Contentious climate politics continue to be influenced by the spread of scientific information inside “echo chambers”—social networks in which individuals with the same viewpoint share information with each other, according to a new study led by a UMD sociologist.

“Finding evidence of echo chambers in American climate politics proves that policy actors are not always getting the whole picture when it comes to information they receive about climate science,” said lead researcher Dana R. Fisher, professor of sociology and director of the Program for Society and the Environment. “Echo chambers can block progress toward a policy resolution related to climate change because individuals who have the same perspective and get information from the same sources are often under the impression that theirs is the dominant perspective.”

Researchers surveyed active members of the U.S. climate policy network—members of Congress; leaders of non-government organizations and business and trade unions; and lobbyists—in the summer of 2010 about their attitudes toward climate science and climate policy, and questioned them about their policy network connections. The research team repeated the process in the summer of 2016 to determine whether echo chambers still existed and how they have changed.

The research was “collected during two very different time periods with respect to climate politics,” said Lorien Jasny with the Department of Politics at the University of Exeter, a co-investigator on the study and lead author of the paper published online Friday in PLOS ONE. While Congress was considering legislation aimed at regulating carbon dioxide emissions in 2010, the data collected in 2016 was after President Obama’s Clean Power Plan was halted by the US Supreme Court.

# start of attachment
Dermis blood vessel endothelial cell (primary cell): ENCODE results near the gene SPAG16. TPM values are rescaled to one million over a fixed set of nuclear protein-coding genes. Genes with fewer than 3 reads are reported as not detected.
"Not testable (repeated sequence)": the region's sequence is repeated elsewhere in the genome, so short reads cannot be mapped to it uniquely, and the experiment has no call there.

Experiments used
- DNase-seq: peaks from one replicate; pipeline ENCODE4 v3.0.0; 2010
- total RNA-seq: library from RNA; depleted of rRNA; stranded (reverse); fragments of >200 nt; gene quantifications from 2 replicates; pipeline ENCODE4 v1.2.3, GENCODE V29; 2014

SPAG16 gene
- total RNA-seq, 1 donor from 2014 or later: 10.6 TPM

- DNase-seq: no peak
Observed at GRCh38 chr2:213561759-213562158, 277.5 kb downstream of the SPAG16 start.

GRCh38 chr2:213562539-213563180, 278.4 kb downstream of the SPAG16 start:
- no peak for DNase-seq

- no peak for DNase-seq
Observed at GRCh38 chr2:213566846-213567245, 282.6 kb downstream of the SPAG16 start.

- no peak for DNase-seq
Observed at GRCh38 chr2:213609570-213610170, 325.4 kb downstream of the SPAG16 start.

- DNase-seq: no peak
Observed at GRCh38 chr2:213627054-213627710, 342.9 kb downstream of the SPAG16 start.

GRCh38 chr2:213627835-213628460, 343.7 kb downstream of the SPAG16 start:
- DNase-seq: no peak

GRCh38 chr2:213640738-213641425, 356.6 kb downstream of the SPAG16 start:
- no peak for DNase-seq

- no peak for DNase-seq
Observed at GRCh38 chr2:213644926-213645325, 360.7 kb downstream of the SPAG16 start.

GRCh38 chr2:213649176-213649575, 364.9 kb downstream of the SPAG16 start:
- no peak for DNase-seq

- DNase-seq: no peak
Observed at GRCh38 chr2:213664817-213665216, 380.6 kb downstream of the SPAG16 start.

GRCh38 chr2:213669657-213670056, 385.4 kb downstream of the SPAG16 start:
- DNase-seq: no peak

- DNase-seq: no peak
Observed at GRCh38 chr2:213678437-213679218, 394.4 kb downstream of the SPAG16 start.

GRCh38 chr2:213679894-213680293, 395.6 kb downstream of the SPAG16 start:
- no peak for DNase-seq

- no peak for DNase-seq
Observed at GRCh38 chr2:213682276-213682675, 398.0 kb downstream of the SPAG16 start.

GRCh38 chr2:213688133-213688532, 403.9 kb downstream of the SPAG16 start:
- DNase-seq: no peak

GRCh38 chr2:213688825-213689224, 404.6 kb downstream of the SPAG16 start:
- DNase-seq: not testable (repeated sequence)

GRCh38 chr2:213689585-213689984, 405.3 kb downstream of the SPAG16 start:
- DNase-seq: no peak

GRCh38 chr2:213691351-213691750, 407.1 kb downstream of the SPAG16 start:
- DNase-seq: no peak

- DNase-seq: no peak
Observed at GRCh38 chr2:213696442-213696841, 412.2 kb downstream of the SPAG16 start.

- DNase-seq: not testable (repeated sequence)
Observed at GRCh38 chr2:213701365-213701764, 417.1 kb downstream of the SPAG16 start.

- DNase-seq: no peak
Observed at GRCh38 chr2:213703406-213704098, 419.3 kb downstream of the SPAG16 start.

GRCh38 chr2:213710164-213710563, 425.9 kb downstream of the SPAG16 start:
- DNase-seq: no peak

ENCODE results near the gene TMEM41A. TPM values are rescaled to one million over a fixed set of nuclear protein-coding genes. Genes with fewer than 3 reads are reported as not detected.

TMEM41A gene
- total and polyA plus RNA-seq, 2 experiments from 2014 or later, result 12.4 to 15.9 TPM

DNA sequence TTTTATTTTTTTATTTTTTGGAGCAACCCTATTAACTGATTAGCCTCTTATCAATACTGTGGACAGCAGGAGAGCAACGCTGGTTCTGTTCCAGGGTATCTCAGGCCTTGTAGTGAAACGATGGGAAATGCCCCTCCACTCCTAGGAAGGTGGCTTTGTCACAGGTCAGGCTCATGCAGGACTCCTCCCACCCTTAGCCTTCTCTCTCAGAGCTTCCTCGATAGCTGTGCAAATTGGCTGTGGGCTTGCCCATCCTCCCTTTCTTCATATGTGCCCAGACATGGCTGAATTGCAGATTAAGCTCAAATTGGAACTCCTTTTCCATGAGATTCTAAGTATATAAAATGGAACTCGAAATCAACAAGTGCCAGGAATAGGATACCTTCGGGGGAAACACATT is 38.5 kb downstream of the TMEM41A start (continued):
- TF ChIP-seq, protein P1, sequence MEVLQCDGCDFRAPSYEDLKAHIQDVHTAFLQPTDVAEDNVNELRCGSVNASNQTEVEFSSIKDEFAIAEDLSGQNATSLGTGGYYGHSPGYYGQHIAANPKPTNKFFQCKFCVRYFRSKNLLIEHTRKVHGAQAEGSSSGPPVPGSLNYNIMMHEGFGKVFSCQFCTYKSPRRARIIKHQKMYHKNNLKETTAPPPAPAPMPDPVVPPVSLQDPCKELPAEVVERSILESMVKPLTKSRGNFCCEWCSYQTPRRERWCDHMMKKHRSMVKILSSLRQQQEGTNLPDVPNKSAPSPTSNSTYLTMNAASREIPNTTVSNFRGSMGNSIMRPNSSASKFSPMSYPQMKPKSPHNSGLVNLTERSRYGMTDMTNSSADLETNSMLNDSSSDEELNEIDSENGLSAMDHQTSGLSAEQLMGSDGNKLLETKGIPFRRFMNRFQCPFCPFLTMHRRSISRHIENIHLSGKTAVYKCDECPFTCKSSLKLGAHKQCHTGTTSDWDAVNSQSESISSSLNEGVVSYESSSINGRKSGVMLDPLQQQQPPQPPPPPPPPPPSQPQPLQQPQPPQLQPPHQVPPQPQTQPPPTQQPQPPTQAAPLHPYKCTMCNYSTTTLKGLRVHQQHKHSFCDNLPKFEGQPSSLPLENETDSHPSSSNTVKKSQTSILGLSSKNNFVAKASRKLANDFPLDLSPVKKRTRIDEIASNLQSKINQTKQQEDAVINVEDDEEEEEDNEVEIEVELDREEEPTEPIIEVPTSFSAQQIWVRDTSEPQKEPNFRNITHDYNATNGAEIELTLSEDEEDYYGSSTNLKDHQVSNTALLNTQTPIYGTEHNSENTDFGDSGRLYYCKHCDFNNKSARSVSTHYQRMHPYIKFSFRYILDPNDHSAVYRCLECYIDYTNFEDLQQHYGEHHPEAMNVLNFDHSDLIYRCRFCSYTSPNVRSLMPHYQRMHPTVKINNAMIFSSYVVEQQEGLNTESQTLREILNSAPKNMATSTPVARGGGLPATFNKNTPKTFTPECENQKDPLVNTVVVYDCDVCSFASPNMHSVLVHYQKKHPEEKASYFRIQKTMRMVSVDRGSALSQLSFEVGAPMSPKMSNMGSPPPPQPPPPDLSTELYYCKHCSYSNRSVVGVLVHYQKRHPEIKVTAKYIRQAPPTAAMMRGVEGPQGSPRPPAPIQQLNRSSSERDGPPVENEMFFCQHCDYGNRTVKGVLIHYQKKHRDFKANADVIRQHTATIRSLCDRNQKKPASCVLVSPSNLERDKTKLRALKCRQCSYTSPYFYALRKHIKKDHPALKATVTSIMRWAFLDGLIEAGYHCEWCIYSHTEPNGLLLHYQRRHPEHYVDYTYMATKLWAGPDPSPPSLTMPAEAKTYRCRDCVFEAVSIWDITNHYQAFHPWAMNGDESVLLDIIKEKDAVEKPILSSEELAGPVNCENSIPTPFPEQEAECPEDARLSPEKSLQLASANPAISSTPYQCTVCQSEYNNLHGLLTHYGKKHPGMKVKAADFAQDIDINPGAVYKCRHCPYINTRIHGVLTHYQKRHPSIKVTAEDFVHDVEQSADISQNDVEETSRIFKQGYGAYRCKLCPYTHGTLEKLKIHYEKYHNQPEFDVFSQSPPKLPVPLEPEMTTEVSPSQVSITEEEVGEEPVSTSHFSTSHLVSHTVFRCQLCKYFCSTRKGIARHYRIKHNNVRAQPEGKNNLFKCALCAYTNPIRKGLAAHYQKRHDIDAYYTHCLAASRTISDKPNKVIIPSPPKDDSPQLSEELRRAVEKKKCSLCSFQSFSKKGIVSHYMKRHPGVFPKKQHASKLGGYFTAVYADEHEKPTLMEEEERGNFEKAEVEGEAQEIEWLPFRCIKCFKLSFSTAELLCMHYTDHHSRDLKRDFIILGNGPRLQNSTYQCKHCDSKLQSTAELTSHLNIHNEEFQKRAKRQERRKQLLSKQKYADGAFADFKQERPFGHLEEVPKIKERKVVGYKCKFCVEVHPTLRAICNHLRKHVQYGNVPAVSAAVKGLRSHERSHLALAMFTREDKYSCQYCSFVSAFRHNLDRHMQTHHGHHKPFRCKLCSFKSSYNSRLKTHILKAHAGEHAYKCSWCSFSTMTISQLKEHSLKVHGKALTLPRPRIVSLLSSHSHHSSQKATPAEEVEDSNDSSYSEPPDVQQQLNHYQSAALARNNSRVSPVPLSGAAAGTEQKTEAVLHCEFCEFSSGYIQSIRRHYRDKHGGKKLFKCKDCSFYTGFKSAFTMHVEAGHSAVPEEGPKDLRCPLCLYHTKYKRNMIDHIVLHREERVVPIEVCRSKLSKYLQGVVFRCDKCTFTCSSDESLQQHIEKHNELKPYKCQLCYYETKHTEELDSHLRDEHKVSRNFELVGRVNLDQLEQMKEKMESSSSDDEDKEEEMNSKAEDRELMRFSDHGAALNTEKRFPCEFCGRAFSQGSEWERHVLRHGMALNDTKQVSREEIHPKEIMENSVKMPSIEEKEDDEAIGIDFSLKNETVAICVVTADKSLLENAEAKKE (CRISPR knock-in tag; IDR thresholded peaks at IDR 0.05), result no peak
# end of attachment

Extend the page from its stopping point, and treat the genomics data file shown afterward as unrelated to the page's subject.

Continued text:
In an “echo,” two people who have the same outlook or opinion on a relevant issue share information, reinforcing what each already believes, and the “chamber” results when individuals hear information originating from one initial source through multiple channels. Fisher said this situation was not unique to either 2010 or 2016 but shifted its impact.

“In 2010, we found that echo chambers amplified divergence on certain issues—making it seem as if more people disagreed with scientific consensus related to the drivers of climate change,” Fisher said. “In 2016, however, we found that echo chambers worked in the opposite manner and amplified the level of agreement on these same topics.”

Fisher and the rest of the research team are currently examining how climate policy networks changed after the 2016 presidential election.

The study was funded by the MacArthur Foundation as part of the larger Climate Constituencies Project.